The Clouded Leopard...
I love “Cloudies”! By Jon Isaacs
I was looking through David’s excellent book Pencils, Patience and Primates when I came across a wonderful Clouded leopard drawing.
It was drawn in 2000 and showed a rear view of the sitting creature with the head turned sideways and the extremely long tail flowing out behind. The text which accompanied the drawing stated that the Clouded Leopard was David’s favourite big cat species. Well, that makes two of us!
'Clouded Leopard' Limited edition print by David Dancey-Wood
In 2015 in August, I was surfing the web when I came across a gallery in East Anglia that was advertising a few original David Dancey-Wood drawings which they were very excited to be able to offer for sale. Amongst them was a stunning portrait of a Clouded Leopard. I immediately contacted the gallery and secured the picture which now resides in our hall and which I pass and admire daily.
The Clouded Leopard is a creature cloaked in mystery. It has links with saber-tooth tigers, having the longest canines of any current cat species. There is continual debate as to whether it should be classified as a “Big” cat or small. In truth, in size it fits in the middle of all wild cat species but has a skull and brain casing more closely attuned to the other “Big” cats. It is found in South East Asia and was considered to be one species. However, in 2006, having viewed skulls, teeth and molecular structure it was decided that there were two species. The general one was the Indochinese or simply Clouded leopard which resided in mainland Asia. The new species was the Sunda Clouded leopard which is found in Borneo and Sumatra. The two species can be identified by their coats. The Sunda Clouded leopards are overall darker with a greyer fur and smaller blotches whilst the Indochinese is paler with much larger blotches. Both species are very arboreal but will hunt on the floor of the jungle. Although protected, both species are still hunted for their pelts and numbers are probably decreasing. Their status is officially vulnerable. Little is known about the species in the wild but the facts that they prefer deep jungle and often hunt at night hinder study. Approximately twelve have ever been radio collared so there is still much to learn about this enigmatic cat.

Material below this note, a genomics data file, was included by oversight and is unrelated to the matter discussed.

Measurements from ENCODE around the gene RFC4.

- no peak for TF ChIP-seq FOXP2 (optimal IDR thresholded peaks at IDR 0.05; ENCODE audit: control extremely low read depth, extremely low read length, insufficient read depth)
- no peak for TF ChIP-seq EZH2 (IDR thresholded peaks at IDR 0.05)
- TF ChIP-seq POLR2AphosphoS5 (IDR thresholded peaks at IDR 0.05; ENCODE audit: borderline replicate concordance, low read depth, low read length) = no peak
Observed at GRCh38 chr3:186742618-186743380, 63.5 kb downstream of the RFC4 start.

Only about half a dozen zoos keep “Cloudies” in the UK. Trying to find compatible pairs is extremely difficult although compatibility seems to work better with youngsters that are put together. It is not unusual for the male to kill the female with a single bite to the back of the neck. Equally, in captivity, it is not unknown for a female who has kittens to completely reject them. Nobody knows how” Cloudies” breed and raise families in the wild so managing them in captivity is still partly trial and error.